June 15, 2015

Water sports and distal biceps tendon tears

Hand, Wrist and Elbow | Shoulder | Sports Injury

THIS POST IS PART OF THE ULTIMATE GUIDE TO SPORTS MEDICINE

For a lot of Indiana residents, summer time means spending time outdoors at the lake. Whether it’s cooking out, fishing or boating there is plenty to do to keep everyone busy. With all the fun, sometimes it’s hard to remember to stay safe.

Distal bicep tendon

Distal bicep tendon tears typically result from an eccentric contraction of the biceps. An eccentric contraction means that while the muscle is contracting, it is lengthening; muscles normally shorten when they contract, also called a concentric contraction. An example of an eccentric contraction is lowering a weight down after doing a biceps curl. Tears occur when the eccentric contraction is unexpected or very violent.

“Water sports, such as skiing and tubing, can cause a violent eccentric contraction of the biceps as you attempt to hold onto the rope, as the boat pulls you out of the water,” said Dr. Chris Bales, OrthoIndy sports medicine specialist. “Weight lifting can also result in distal bicep tendon tears; such as bicep curls with too much weight or pull-ups.”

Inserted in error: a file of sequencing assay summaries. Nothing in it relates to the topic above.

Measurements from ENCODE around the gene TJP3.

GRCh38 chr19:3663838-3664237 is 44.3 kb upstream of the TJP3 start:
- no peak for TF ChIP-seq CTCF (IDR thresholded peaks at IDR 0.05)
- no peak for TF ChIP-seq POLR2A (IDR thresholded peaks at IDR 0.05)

Dr. Bales explained that any lifting activity could result in a biceps tendon tear, such as helping someone move a couch or TV and one person lets go. The other person lifting the object tries to hold on and his or her arm is forcefully brought down (an eccentric contraction) tearing the biceps tendon.

At the time of injury, someone with a distal biceps tendon tear would feel a pop in their elbow, associated with sharp pain. Most will develop swelling and bruising over the front and inside part of the elbow. Most will have some limitations in their range of motion due to swelling and pain.

Dr. Bales added that in most active and younger patients the biceps tendon tear is treated with surgery to re-attach it the bone. This allows for almost full return of strength. After surgery most individuals are back to regular activities by three to four months, but full return of strength can take six months or longer.

“In less active individuals, non-operative treatment can be considered,” said Dr. Bales. “This consists of ice, elevation and use of a sling as needed for comfort. Patients will modify activities until pain symptoms decrease and then begin working on range of motion and regaining strength. Studies have shown anywhere from 25 to 50 percent loss of flexion and supination strength with non-operative treatment, as well as a similar loss in endurance strength.”

Proper warm-up and stretching before sporting activities and proper lifting technique can help decrease the chance of a distal biceps tendon tear.

To schedule an appointment with Dr. Bales please call 317.268.3632.
Parent's guide to at-home treatment

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